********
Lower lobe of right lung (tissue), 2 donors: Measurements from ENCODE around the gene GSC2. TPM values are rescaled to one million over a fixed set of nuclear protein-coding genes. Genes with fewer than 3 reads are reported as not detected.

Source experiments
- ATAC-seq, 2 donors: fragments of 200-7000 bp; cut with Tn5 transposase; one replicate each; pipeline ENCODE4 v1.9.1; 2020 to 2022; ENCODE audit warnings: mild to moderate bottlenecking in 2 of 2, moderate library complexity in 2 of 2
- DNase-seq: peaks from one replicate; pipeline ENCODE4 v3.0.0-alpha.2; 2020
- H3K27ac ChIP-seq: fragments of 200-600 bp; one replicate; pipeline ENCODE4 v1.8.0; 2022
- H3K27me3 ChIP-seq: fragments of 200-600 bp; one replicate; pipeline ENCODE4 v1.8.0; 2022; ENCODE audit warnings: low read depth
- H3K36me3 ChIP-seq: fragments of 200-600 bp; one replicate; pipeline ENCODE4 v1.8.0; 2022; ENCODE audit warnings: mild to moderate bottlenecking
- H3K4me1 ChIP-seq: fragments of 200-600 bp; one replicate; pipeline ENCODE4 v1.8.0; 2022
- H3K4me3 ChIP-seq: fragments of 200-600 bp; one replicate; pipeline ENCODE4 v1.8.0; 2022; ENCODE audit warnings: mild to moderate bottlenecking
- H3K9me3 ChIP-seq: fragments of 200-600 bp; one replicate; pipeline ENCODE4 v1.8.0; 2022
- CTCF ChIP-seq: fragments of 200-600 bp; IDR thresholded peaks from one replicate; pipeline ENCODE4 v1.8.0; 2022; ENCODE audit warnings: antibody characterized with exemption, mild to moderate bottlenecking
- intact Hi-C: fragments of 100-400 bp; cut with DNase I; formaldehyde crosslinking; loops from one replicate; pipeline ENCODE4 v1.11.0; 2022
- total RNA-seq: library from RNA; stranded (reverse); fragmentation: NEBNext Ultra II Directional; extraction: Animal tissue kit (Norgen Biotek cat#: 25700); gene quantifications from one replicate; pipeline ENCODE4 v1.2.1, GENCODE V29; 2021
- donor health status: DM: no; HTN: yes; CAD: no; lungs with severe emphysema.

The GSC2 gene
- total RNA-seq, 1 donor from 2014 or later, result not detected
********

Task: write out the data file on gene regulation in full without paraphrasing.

Lower lobe of right lung (tissue), 2 donors: Measurements from ENCODE around the gene GSC2. TPM values are rescaled to one million over a fixed set of nuclear protein-coding genes. Genes with fewer than 3 reads are reported as not detected.

Source experiments
- ATAC-seq, 2 donors: fragments of 200-7000 bp; cut with Tn5 transposase; one replicate each; pipeline ENCODE4 v1.9.1; 2020 to 2022; ENCODE audit warnings: mild to moderate bottlenecking in 2 of 2, moderate library complexity in 2 of 2
- DNase-seq: peaks from one replicate; pipeline ENCODE4 v3.0.0-alpha.2; 2020
- H3K27ac ChIP-seq: fragments of 200-600 bp; one replicate; pipeline ENCODE4 v1.8.0; 2022
- H3K27me3 ChIP-seq: fragments of 200-600 bp; one replicate; pipeline ENCODE4 v1.8.0; 2022; ENCODE audit warnings: low read depth
- H3K36me3 ChIP-seq: fragments of 200-600 bp; one replicate; pipeline ENCODE4 v1.8.0; 2022; ENCODE audit warnings: mild to moderate bottlenecking
- H3K4me1 ChIP-seq: fragments of 200-600 bp; one replicate; pipeline ENCODE4 v1.8.0; 2022
- H3K4me3 ChIP-seq: fragments of 200-600 bp; one replicate; pipeline ENCODE4 v1.8.0; 2022; ENCODE audit warnings: mild to moderate bottlenecking
- H3K9me3 ChIP-seq: fragments of 200-600 bp; one replicate; pipeline ENCODE4 v1.8.0; 2022
- CTCF ChIP-seq: fragments of 200-600 bp; IDR thresholded peaks from one replicate; pipeline ENCODE4 v1.8.0; 2022; ENCODE audit warnings: antibody characterized with exemption, mild to moderate bottlenecking
- intact Hi-C: fragments of 100-400 bp; cut with DNase I; formaldehyde crosslinking; loops from one replicate; pipeline ENCODE4 v1.11.0; 2022
- total RNA-seq: library from RNA; stranded (reverse); fragmentation: NEBNext Ultra II Directional; extraction: Animal tissue kit (Norgen Biotek cat#: 25700); gene quantifications from one replicate; pipeline ENCODE4 v1.2.1, GENCODE V29; 2021
- donor health status: DM: no; HTN: yes; CAD: no; lungs with severe emphysema.

The GSC2 gene
- total RNA-seq, 1 donor from 2014 or later, result not detected